You may recall that my earlier posts this winter have delved into matters of extreme cold and related idiosyncrasies. This discussion topic may soon be left aside, I believe. During last week, the last piece of ice on Hammarby Sound has dissipated, foreshadowing a more normal Stockholm winter. And indeed, when looking out of my window this morning at ten, I was greeted by an intense wet snowfall, of a kind well remembered from winters past.
Despite its location way far to the the North of Europe (Stockholm has about the same latitude as Kodiak in Alaska) my hometown usually experiences mild and slushy weather all the way through March. This is due (1) to the Gulf Stream that caters for the Atlantic to be cosily warm and ice-free up to Murmansk in Russia and (2) more importantly, to the GRAND NORTH ATLANTIC OSCILLATION (well, it has to be grand, with such a denomination!).
So what does this grand wording mean? For reasons apparent only to experienced meteorologists, a permanent low pressure zone seems to reign over Iceland, being balanced by an equally permanent zone of high pressure far to the South over the Azores. The imbalance between those two acts as a giant ventilator, pumping wet and warm air with great insistence westward over the North Atlantic and over Southern Scandinavia. This translates into an oscillation of rain and wet snow falling over Hammarby Sound well into March. Temperatures usually waver around the zero point (in Celsius terms) and would be quite agreeable, weren't it for the constant humidity either hovering in the air or falling upon us as slushy downpour.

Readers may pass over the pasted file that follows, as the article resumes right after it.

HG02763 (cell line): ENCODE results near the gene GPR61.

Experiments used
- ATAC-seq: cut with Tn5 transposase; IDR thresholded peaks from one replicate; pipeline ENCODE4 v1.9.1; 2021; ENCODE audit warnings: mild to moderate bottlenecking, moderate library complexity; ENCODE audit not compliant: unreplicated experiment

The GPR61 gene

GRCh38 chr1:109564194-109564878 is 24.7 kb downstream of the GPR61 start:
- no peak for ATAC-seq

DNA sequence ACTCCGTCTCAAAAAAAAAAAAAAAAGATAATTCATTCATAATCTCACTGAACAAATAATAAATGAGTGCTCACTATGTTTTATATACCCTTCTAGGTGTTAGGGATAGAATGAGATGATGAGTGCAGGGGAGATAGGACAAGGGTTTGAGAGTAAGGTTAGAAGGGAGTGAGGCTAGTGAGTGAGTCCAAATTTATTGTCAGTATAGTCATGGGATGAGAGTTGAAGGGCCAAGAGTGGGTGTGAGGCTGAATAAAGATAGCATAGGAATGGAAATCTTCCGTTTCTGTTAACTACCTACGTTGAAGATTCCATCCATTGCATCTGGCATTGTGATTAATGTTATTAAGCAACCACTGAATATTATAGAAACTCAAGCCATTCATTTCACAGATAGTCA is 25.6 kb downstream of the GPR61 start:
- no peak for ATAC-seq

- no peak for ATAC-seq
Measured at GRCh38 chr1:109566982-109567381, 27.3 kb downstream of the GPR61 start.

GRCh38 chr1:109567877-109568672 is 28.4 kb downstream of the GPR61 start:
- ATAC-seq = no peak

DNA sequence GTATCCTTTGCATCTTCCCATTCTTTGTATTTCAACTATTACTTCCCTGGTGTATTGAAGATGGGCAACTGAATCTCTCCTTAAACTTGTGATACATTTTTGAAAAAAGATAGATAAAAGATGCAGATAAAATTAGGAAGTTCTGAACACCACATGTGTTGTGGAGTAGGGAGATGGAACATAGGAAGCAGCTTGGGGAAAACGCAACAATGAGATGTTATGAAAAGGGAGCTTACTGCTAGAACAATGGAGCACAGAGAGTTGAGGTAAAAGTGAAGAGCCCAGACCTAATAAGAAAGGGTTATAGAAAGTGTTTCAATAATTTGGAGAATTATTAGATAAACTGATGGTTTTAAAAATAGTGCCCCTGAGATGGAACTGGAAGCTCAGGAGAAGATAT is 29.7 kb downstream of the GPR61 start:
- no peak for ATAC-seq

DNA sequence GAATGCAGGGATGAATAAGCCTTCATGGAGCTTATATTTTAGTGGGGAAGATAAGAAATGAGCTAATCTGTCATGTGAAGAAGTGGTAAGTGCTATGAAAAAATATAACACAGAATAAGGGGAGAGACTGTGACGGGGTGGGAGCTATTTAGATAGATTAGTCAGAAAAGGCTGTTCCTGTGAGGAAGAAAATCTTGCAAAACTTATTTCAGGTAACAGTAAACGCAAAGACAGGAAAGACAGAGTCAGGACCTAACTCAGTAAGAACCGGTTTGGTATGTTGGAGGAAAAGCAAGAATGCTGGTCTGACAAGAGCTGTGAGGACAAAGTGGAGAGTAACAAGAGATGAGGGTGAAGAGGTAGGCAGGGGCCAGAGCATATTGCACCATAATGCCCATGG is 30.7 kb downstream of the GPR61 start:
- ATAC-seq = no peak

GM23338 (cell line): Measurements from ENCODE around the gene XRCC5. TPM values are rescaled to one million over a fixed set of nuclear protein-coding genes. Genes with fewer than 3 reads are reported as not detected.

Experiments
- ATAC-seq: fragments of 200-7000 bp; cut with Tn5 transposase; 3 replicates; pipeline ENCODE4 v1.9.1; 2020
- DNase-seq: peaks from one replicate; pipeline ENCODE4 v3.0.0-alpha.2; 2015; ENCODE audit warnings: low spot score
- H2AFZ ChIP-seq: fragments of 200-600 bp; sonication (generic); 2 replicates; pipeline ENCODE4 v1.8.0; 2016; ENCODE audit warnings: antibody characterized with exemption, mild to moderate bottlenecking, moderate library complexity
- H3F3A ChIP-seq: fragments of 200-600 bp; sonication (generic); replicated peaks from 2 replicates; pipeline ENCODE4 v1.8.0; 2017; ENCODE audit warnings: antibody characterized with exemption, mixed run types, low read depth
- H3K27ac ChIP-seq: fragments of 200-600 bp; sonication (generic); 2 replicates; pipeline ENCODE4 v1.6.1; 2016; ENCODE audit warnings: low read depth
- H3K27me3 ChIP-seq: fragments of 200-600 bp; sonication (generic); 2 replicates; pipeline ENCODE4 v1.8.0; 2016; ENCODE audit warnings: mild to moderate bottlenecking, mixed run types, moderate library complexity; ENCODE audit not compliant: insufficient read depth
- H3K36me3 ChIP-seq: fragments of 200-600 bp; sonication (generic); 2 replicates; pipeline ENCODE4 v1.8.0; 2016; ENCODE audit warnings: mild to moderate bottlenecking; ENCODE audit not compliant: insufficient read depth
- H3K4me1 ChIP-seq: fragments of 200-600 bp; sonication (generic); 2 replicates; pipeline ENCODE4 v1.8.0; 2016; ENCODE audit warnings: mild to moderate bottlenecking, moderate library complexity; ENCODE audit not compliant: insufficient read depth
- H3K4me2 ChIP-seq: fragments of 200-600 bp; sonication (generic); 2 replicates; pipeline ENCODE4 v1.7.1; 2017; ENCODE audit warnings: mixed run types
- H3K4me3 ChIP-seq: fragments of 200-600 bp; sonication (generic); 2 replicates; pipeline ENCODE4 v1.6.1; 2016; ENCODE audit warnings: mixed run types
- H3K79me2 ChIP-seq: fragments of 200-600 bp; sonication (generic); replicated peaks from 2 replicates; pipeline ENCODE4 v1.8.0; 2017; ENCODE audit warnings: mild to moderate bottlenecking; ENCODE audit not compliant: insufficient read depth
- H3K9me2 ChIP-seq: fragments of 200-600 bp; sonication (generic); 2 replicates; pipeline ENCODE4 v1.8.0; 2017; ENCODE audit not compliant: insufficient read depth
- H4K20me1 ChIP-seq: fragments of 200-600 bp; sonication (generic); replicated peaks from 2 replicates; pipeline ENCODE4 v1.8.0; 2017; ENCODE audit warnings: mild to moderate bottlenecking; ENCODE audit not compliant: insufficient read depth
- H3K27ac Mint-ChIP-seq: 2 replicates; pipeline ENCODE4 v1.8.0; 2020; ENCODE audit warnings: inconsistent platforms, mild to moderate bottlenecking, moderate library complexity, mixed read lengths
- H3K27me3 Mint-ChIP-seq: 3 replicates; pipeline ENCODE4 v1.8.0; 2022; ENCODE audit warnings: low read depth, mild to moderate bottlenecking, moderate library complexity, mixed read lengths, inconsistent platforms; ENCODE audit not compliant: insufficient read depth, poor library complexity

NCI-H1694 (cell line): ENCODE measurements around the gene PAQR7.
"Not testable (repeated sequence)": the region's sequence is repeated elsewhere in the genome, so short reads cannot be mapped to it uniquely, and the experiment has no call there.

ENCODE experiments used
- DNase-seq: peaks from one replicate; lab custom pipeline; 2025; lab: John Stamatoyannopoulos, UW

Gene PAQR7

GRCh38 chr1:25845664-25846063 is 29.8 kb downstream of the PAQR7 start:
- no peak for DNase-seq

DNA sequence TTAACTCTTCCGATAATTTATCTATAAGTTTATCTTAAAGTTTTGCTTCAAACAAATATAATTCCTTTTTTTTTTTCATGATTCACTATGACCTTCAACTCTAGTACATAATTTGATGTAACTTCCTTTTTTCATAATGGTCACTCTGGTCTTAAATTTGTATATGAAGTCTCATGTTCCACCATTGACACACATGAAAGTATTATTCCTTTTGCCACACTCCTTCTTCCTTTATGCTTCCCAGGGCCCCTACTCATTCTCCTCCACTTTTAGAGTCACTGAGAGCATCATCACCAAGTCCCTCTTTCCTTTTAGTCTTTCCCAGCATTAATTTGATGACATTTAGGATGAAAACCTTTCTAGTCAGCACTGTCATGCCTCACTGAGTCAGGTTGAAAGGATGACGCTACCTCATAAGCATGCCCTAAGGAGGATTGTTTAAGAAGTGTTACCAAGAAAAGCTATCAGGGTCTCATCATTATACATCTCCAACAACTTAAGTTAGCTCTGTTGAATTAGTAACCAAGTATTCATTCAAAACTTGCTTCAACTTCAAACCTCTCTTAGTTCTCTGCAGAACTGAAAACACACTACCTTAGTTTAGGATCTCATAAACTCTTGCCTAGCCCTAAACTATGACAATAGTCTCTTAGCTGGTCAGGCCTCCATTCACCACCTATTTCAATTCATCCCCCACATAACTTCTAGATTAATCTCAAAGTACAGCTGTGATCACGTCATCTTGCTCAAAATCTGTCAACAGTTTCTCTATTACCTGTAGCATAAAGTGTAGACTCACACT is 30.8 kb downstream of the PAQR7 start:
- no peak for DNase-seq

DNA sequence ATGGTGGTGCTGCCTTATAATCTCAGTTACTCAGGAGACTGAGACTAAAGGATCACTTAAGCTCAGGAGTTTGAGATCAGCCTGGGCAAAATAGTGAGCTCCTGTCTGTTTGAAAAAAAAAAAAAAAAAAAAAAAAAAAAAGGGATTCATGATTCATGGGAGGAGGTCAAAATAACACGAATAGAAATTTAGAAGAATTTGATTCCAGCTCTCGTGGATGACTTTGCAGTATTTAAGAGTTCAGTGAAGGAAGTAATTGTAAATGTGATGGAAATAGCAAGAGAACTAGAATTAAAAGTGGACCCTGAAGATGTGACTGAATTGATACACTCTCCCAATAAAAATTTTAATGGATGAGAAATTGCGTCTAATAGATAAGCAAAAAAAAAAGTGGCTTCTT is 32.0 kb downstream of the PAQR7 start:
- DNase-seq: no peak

Why then did we experience such a long time of rather extreme cold lasting until last week? For this we have to blame another weather zone, the GRAND ARCTIC OSCILLATION reigning over the polar regions. Off and on, an arctic High that you can liken to a mighty ice bear, is getting tired of his position on top of the world and moving sidewise into Iceland, which has the effect of stopping the westward pumping action and replacing it with northerly winds, blowing icy cold over poor Stockholm. Last winter, he located himself uncomfortably close to Iceland for a prolonged period, leading to one of the harshest cold seasons in Stockholm for decades. We had our expectations up also in the current season, hoping for another Jack Frost to lead us into March, but it seems that this will not be the case, we probably will have to content us with the Slushy Season.